2009 - %3, June

Adventures in Diplomacy

| Tue Jun. 2, 2009 3:09 PM EDT

From Marc Lynch:

While it hasn't received much attention, Iraq's relations with two key Arab Gulf states have jumped the tracks over the last week.  Iraqi Prime Minister Nuri al-Maliki has publicly declared that he has given up on trying to reconcile with the Saudis. Meanwhile, Iraq and the Kuwaitis are in an increasingly nasty spat over the question of compensation claims dating back to the 1990 Iraqi invasion of Kuwait. It's gotten to the point that a majority of the members of the Iraqi Parliament are demanding that Kuwait pay compensation to Iraq for allowing U.S. troops to invade Iraq in 1991!

In other news, I'm planning to sue that dude whose nose injured my fist a few days ago.  He should have been more careful.

Advertise on MotherJones.com

Cheney and Limbaugh: On the Same Stage?

| Tue Jun. 2, 2009 2:30 PM EDT
It's no secret that Dick Cheney fancies Rush Limbaugh over Colin Powell. During a May 10 appearance on Face the Nation, the ex-veep called Limbaugh a better Republican than Powell. That was before Limbaugh went on his crusade to brand Supreme Court nominee Sonia Sotomayor a "racist" and bigot" who is comparable to former KKK leader David Duke. But the radio host's anti-Sotomayor rants have apparently not made him radioactive for Cheney. Cheney will join Limbaugh and other conservative movement poohbahs for Troopathon, a web telethon that will raise money for care packages for US troops and that will be broadcast from the Ronald Reagan Presidential Library on June 25. Other rightwingers signed up for the event include Laura Ingraham, Lars Larson, and Monica Crowley. The event will be hosted by conservative journalist Melanie Morgan and conservative blogger Andrew Breitbart. Certainly, Cheney can say that his involvement in this good cause has nothing to do with Limbaugh, who has become more of a hot potato for the GOP since Cheney chose him over Powell. But the event's organizers are trying to link the two men. A press release the group sent out announces, "Vice President Cheney in Fundraiser for Troops--Appearing with Rush Limbaugh, Jon Voight and Others." Appearing with? Really? Side by side? At the same time--during this eight-hour-long parade of guests? Maybe not, and maybe the group is just trying to draw press attention. Well....bingo! But imagine Cheney and Limbaugh coming on stage together and singing a duet. A lot of people would pay money to see that.

Will Saletan is Missing the Point on Abortion

| Tue Jun. 2, 2009 2:09 PM EDT

Slate columnist Will Saletan wrote in the New York Times in February that he believes that we can end the culture wars by encouraging birth control and discouraging abortion. This week, in the wake of the murder of late-term abortion provider George Tiller in Kansas, Saletan returned to that argument, writing that while abortion is not "murder," it's "something less, a tragedy that would be better avoided," and we should look for ways to prevent it. On the way to that conclusion, Saletan stumbled on an interesting point:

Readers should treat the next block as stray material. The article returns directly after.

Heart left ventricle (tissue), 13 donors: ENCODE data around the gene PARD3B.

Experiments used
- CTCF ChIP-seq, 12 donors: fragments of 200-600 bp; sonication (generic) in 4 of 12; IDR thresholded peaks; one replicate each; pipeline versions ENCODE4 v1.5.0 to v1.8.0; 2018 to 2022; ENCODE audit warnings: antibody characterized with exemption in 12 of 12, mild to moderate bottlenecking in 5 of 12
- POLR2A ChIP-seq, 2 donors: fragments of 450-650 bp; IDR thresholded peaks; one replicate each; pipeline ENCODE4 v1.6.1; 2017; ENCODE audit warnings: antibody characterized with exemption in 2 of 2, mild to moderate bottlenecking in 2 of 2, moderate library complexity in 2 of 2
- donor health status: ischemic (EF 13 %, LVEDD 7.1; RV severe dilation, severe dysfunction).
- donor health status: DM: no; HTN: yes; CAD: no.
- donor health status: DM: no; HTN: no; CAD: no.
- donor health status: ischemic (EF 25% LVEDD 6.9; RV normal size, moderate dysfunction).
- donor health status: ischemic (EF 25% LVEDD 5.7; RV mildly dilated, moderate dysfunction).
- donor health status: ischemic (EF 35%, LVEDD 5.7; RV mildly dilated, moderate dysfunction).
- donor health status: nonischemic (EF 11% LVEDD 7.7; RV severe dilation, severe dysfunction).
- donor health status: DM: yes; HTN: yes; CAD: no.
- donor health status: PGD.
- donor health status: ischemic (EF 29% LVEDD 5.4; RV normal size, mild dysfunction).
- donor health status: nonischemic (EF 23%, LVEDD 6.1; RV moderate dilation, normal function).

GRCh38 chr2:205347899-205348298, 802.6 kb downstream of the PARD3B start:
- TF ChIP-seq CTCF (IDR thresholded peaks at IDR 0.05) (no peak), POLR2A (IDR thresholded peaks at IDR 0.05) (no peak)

Them Boiling Frogs

| Tue Jun. 2, 2009 12:26 PM EDT

Hoo boy.  I sure hope James Fallows doesn't watch this video snippet.  He's already annoyed at Anne Applebaum's China fearmongering, and seeing all his good work on the boiling frog myth blown up on prime time TV in a matter of seconds — well, that might just drive him over the edge.  Don't watch, Jim!

Summer Passport Woes

| Tue Jun. 2, 2009 12:02 PM EDT

Matt Welch writes:

Do you feel safer today? Let's hope so, since you're certainly less free to travel about the Northern Hemisphere. Beginning just after midnight, every American returning from Canada, Mexico, and various island paradises now have to flash a U.S. passport to get back in the country. For the 70 percent of citizens who don't have passports, that means a minimum four to six weeks waiting time (and probably more, given the new filing rush) to legally escape the national boundaries.

Great.  My passport is expiring in a couple of months and I downloaded the forms just yesterday to get it renewed.  I didn't realize I was going to get caught up in Phase 2 of the great Canada/Mexico passport debacle. Thanks for warning me just in time, Matt.

Of course, this is only a partial change.  I learned to my chagrin some years ago that at least some Canadian border officials have wanted to see a passport all along.  Flying into Toronto in the mid-90s, I got hassled by a security guy at the airport for having only a driver's license to prove my bona fides ("that doesn't prove citizenship," he said, "it just means you're licensed to drive in California," which, admittedly, is perfectly correct).  He still let me in, but I've made sure to take my passport on trips to Canada ever since.